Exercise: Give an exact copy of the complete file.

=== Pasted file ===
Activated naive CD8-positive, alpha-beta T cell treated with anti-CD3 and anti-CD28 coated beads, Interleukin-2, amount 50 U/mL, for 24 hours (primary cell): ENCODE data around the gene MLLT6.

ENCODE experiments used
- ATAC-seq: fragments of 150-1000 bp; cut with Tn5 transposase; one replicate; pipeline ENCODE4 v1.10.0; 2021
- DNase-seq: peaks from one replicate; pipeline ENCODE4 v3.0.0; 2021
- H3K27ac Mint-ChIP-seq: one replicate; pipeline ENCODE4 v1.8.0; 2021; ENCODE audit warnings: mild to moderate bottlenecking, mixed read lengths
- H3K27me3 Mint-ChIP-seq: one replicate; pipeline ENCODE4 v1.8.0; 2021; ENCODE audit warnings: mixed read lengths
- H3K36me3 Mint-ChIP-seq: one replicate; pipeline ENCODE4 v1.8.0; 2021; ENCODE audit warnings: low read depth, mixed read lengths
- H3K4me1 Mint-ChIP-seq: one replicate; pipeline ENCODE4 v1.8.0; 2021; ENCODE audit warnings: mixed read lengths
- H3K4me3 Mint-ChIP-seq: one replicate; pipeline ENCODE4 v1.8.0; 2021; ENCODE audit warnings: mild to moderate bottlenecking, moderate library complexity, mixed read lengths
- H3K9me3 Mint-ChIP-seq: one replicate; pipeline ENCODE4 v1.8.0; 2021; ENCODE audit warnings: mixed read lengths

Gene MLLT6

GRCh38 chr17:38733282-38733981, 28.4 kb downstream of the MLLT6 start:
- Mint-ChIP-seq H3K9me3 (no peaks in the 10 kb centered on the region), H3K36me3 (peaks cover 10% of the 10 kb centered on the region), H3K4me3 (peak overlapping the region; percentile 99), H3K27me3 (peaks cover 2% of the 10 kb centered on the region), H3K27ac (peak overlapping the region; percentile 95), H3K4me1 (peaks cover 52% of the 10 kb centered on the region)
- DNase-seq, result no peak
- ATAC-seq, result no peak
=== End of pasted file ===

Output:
Activated naive CD8-positive, alpha-beta T cell treated with anti-CD3 and anti-CD28 coated beads, Interleukin-2, amount 50 U/mL, for 24 hours (primary cell): ENCODE data around the gene MLLT6.

ENCODE experiments used
- ATAC-seq: fragments of 150-1000 bp; cut with Tn5 transposase; one replicate; pipeline ENCODE4 v1.10.0; 2021
- DNase-seq: peaks from one replicate; pipeline ENCODE4 v3.0.0; 2021
- H3K27ac Mint-ChIP-seq: one replicate; pipeline ENCODE4 v1.8.0; 2021; ENCODE audit warnings: mild to moderate bottlenecking, mixed read lengths
- H3K27me3 Mint-ChIP-seq: one replicate; pipeline ENCODE4 v1.8.0; 2021; ENCODE audit warnings: mixed read lengths
- H3K36me3 Mint-ChIP-seq: one replicate; pipeline ENCODE4 v1.8.0; 2021; ENCODE audit warnings: low read depth, mixed read lengths
- H3K4me1 Mint-ChIP-seq: one replicate; pipeline ENCODE4 v1.8.0; 2021; ENCODE audit warnings: mixed read lengths
- H3K4me3 Mint-ChIP-seq: one replicate; pipeline ENCODE4 v1.8.0; 2021; ENCODE audit warnings: mild to moderate bottlenecking, moderate library complexity, mixed read lengths
- H3K9me3 Mint-ChIP-seq: one replicate; pipeline ENCODE4 v1.8.0; 2021; ENCODE audit warnings: mixed read lengths

Gene MLLT6

GRCh38 chr17:38733282-38733981, 28.4 kb downstream of the MLLT6 start:
- Mint-ChIP-seq H3K9me3 (no peaks in the 10 kb centered on the region), H3K36me3 (peaks cover 10% of the 10 kb centered on the region), H3K4me3 (peak overlapping the region; percentile 99), H3K27me3 (peaks cover 2% of the 10 kb centered on the region), H3K27ac (peak overlapping the region; percentile 95), H3K4me1 (peaks cover 52% of the 10 kb centered on the region)
- DNase-seq, result no peak
- ATAC-seq, result no peak